Ms. Devi and the rest of her village survived as best they could on a bit of rice each day plus some chakora, a spinach-like vegetable, and the roots of a plant known as gethi. (A 2006 article on rural poverty in Jharkhand translated “gethi” as simply meaning “root,” and not the name of a particular plant.[1]) The problem is that gethi is poisonous. It needs to be soaked in water for 24 to 48 hours to leach out the toxins and become safe to eat. The villagers, that night on October 1, 2008, were too hungry to wait. About 20 people ate the raw roots and became desperately ill, suffering from severe diarrhea and vomiting.

The others tried to get help but couldn’t. The nearest hospital is only 13 km away, but they had no way to get the sick people there. Ms. Devi lost two of her grandchildren and a daughter in law. The news report last week describes the controversy that quickly developed about the case—the charges and counter charges, with different agencies blaming one another, and of course the Birhor themselves. The story last week settled the matter. The Birhor did die of poisoning, which was caused by their starvation. Both sides to the argument in 2008 were correct.

The update to the events of October 2008 is not as positive as one might hope. Officials claim to be concerned about starvation in the poor Birhor communities, but they seem to be unable, or unwilling, to do much about it. The reporters spoke with Ravinder Lal, a doctor at the nearest medical facility to the village. “There’s a lot of malnutrition here,” he told them, “but we’re from the medical side. We can only treat health problems.”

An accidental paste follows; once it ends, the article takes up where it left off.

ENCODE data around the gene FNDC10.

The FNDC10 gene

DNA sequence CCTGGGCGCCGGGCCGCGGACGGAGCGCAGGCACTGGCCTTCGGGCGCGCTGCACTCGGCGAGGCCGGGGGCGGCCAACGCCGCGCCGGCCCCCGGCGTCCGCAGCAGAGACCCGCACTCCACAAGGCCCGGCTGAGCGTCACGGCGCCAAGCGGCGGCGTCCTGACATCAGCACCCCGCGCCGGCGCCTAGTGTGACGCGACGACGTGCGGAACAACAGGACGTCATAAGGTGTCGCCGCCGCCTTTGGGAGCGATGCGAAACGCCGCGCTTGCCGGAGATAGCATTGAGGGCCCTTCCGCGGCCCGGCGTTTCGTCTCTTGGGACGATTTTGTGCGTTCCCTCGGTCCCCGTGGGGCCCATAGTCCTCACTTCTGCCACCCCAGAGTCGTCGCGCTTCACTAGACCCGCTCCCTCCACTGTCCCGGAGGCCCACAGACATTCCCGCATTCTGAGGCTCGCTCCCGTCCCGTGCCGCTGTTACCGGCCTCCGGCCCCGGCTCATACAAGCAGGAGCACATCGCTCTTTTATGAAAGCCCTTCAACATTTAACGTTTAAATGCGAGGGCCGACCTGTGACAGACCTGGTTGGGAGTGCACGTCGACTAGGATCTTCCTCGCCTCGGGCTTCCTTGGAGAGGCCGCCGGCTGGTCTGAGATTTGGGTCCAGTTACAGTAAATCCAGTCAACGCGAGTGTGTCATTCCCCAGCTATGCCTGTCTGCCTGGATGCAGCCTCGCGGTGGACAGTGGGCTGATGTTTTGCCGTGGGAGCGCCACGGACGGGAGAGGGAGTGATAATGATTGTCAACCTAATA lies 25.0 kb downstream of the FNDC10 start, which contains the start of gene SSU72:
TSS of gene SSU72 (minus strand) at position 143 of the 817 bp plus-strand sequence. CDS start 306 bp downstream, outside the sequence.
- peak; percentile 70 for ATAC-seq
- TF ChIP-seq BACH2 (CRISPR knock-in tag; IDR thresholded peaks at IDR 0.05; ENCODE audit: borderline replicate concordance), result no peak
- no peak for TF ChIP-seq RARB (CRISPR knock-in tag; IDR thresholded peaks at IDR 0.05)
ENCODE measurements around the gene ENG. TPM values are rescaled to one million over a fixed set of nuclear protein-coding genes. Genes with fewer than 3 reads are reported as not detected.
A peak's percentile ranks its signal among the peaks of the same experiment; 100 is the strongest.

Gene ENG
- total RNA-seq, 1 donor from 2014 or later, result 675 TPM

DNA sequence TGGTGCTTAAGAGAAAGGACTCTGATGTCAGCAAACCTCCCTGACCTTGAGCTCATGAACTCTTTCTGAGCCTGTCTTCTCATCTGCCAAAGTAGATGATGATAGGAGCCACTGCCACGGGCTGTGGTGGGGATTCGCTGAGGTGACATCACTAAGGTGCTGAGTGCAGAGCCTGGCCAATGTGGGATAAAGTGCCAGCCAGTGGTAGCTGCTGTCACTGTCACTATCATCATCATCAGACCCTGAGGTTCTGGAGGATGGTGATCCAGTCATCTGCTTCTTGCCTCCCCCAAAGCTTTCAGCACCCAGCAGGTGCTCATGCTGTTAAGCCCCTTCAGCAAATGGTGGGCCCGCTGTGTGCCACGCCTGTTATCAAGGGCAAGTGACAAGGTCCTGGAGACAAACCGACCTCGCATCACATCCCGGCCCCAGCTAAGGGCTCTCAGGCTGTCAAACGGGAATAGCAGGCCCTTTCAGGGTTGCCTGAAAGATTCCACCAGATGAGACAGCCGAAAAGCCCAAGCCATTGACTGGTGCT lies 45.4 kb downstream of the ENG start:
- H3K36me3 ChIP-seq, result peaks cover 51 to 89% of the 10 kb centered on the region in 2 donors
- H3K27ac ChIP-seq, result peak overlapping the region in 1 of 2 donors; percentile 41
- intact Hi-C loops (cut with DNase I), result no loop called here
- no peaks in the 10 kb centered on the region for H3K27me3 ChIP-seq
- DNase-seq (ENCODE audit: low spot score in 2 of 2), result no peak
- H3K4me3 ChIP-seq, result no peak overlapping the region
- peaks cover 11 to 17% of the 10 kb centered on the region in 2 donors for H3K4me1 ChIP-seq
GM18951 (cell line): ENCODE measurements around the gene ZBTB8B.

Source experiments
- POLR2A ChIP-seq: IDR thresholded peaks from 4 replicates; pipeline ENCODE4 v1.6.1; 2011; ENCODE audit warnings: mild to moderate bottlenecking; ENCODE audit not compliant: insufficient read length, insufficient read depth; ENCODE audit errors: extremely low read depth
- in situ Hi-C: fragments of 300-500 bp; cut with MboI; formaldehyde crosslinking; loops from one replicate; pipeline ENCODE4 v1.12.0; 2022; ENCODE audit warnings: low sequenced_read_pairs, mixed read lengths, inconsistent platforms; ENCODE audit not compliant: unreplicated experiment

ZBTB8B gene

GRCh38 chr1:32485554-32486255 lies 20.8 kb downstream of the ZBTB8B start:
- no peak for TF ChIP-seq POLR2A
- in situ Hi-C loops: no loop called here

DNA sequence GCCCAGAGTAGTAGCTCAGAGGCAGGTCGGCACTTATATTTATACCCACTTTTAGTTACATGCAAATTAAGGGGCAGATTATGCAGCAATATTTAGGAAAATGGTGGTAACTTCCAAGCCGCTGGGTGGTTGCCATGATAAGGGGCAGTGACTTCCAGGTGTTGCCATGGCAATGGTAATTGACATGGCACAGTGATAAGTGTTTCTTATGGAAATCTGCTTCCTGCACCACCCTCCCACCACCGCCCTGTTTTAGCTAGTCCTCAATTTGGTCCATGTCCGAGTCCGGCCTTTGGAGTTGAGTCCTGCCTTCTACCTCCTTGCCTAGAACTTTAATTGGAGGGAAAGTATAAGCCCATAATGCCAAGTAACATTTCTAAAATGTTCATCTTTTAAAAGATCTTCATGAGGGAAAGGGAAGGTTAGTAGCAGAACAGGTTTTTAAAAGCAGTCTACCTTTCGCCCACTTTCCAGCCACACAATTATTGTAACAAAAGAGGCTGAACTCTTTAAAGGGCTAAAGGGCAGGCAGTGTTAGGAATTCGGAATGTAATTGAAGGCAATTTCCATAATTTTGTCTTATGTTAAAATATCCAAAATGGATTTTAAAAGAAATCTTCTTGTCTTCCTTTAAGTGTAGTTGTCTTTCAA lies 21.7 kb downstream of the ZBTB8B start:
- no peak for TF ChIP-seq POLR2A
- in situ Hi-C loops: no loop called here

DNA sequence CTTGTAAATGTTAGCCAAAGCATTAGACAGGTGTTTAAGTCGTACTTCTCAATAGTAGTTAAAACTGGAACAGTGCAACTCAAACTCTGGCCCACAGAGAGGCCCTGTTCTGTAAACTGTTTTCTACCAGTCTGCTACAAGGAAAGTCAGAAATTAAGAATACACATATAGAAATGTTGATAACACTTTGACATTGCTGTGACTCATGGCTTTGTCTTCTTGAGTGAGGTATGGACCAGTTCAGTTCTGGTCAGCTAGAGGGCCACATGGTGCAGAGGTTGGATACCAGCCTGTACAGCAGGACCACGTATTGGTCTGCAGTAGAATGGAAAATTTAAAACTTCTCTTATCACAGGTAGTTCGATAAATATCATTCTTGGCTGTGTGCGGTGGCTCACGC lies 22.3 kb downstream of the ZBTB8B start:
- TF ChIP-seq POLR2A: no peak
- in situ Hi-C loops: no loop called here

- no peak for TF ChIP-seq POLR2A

Dr. Lal was a member of a medical team that had visited Hindiyankalan and concluded that food poisoning had caused the deaths. One of the visitors told Dr. Lal that he too had visited the village shortly after the tragedy and he felt that severe malnutrition was the cause of the deaths. The reporters told the doctor that the people appeared to be starving, which would explain why they would eat poisonous roots.

They asked Dr. Lal if he would agree that the Birhor were receiving inadequate rations which might have caused them to poison themselves by eating the roots. “Perhaps,” Dr. Lal replied. “I am not willing to say. That is [the people’s] problem.” At least, he did not say it was the root of their problem.

The authors write that the tribal communities in India have less food than the other poor people in their country. While 45 percent of children under 5 years of age nationwide are under weight, the figure is 54 percent for tribal children. So-called “Primitive Tribal Groups,” such as the Birhor, are worse off than that.

As they sat chatting with a group of villagers in Hindiyankalan, the reporters reflected on what appears to be continuing confusion in government agencies as to what to do, and, even more troubling for them, “a general reluctance to acknowledge starvation deaths and address their primary causes.”

[1] Bhatia, Bela and Jean Drèze. 2006. “Employment Guarantee in Jharkhand: Ground Realities.” Economic and Political Weekly, Vol. 41, No. 29 (Jul. 22-28, 2006): 3198-3202